The day the white-coated specialist announced, “I’m sorry. Something’s wrong with your baby’s heart. She probably won’t live to be born,” was the scariest day of my life. He gave us a choice in that office, one that he said would be easy. He felt that her life would not be worth living. It wouldn’t be worth the sacrifice we would have to make.  

We disagreed.

I didn’t feel brave that day, covered in cold ultrasound goop, snotty-nosed and sobbing that half of my unborn daughter’s heart was missing. But I learned that brave is doing the right thing when it doesn’t feel like it’s worth doing.

When our heartbroken baby was born four months later, the blue-gloved audience waited. She’s too purple, they said. Her blood isn’t getting enough oxygen, we heard.

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So we let the med flight team tangle her up, cart her off, and fly her to Children’s Hospital in Philadelphia (CHOP) where her 5-day-old body endured a 4-hour open heart surgery.

We brought her home 10 days later.

Then at 8 weeks old Annie’s heart failed. Real life screeched to a halt. We stuffed a duffle bag full of travel shampoo and clean underwear to carry on a medical jet so that we could live 31 days in the Philadelphia Ronald McDonald House.

That’s when my heart failed. I knew that I was praying to a God who could heal, but after all of my prayers, Annie was bedridden and kept alive by an IV drip of heart failure meds. That wasn’t exactly what I was praying for.

We got to come home for three short weeks, where we fought for Annie’s life with oral medicines, oxygen cannulas, and frequent checkups. Finally we made the 1,300-mile journey to Philadelphia again, complete with a midnight call to CHOP’s cardiology emergency number from our Virginia hotel room. One of us held a blue-faced, vomiting baby and the other begged for answers from a doctor still 500 miles away. We made it to CHOP and handed 3-month-old Annie over for her second open-heart surgery, a surgery we were told she had a 60 percent chance of surviving. The odds were in her favor!

She came home five days later to swim and swing and snuggle with her big sister. And to remind us that we aren’t promised tomorrow, so we live up today with gratitude and courage.

I hate it, but we’re here again. Praying that somehow there are answers to keep sustaining her body from the complications of her 3rd open heart surgery.  

Clearly our life with Annie hasn’t been easy. It hasn’t been cheap. It hasn’t been normal. It hasn’t been neat and tidy. And of course, saving Annie’s life hasn’t been all that convenient.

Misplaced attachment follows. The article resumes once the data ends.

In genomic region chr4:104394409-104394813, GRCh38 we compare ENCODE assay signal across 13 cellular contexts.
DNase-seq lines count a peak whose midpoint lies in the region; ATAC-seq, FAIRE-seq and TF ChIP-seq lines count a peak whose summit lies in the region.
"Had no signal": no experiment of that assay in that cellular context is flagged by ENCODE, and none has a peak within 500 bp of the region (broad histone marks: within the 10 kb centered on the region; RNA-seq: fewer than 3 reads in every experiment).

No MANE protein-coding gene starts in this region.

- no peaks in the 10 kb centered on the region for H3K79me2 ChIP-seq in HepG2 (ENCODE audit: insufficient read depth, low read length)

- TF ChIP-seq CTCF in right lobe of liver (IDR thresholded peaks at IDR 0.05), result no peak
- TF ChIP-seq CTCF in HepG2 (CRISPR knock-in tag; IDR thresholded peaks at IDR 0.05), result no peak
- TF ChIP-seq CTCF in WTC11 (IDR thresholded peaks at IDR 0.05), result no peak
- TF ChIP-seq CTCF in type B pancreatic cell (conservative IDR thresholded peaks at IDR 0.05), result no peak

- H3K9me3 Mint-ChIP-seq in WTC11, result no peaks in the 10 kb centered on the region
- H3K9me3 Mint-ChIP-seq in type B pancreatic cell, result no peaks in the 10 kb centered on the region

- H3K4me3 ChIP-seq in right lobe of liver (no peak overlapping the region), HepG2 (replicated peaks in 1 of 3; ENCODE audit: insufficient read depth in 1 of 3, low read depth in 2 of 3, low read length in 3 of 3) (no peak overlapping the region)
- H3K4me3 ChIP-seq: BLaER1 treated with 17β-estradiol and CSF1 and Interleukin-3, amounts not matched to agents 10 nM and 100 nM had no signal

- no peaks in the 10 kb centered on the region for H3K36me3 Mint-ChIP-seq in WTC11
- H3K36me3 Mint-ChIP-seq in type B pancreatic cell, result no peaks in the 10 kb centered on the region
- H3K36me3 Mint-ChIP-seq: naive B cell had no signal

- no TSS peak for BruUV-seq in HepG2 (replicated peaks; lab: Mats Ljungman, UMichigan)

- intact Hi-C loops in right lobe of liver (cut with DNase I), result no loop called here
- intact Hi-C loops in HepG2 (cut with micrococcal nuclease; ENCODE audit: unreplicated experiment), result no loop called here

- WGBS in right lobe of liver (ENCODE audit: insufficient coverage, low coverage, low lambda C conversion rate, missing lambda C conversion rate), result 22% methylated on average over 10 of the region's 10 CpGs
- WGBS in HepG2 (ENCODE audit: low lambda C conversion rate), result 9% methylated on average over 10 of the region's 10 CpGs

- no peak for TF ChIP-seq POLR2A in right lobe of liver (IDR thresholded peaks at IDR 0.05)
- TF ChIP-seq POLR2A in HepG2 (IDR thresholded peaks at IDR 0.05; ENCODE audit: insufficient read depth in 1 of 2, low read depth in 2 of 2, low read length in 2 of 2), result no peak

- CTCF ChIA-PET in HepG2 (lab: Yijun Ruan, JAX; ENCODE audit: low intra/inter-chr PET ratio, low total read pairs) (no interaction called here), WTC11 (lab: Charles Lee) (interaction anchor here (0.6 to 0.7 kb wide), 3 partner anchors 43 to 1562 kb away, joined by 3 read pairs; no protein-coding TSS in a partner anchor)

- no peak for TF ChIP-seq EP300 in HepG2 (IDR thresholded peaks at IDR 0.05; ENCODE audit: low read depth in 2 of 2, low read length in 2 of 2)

But it’s been worth it.  It’s absolutely been life’s greatest challenge but equally humble honor to be Annie’s mom.

To be the mother loving a child who everyone thinks will die too soon.

To be the mother comforting a child who knows all the truth of her condition.

To be the mother nodding and smiling, passionately thanking a discharge team’s recurrent announcement. “We’ll give her 6-8 weeks,” they say with smug, forced grins. “Enjoy your trip home.” And we were free for another day to live life on our own. 

And somehow since we chose life six years ago — while we all wait for Annie's half heart to fail– we just keep living!

I picture those 20-week-old fetus hands covering her face when I hold her thumb tightly to clean the red blot from a weekly finger prick.

I remember those skinny, unborn legs when I pretreat pink leggings discolored with brown sludged knee stains from digging for worms on a kindergarten playground.

I remember the doctor’s warnings of Annie’s shortened life expectancy when she darts the entire length of the soccer field chasing her ball to the net.

Every three months when I’m scared to death in some cardiology waiting room, I close my eyes and picture preborn Annie that day. And I remember that we made the right choice to keep her, to want her, to love her. 

I’m going to keep making that choice every day I get to. And thanks to the care at CHOP those days keep coming. And we have the hope of so many more. 

So after returning to Philadelphia multiple times for surgery and cardiac care, we decided to move to Pennsylvania to ensure she would always have access to world-renown heart care.

Today, Annie is a happy kindergartener who loves dance class and hopes to become a "baby doctor" like the ones who saved her life. To read more of Annie’s story visit HeartForAnnie

With your help, we can better understand the causes of pediatric heart disease, develop new treatments, improve long-term outcomes and offer new hope to other families like Annie’s who need it most.

Why We Spin:

  • Little hearts need us:  Parents shouldn’t have to hear the words “your child has congenital heart disease.” Yet, 1 in every 120 babies born in the U.S. are diagnosed with congenital heart disease.
  • Together, we’ll create a breakthrough for every child: “I can’t think of anything more important than taking a child who has a fatal heart disease and getting them through to live to be a grandparent,” says Matthew Gillespie, MD, Interventional Cardiologist at CHOP. “We have in recent years made incredible, important breakthroughs that nobody else has had in some of the most important issues affecting our patients. We really need the support of philanthropy to make that possible.”

How Can You Help:

By donating to support pediatric research at Children's Hospital of Philadelphia, you are offering sick children and their families hope for a future free of disease.

 

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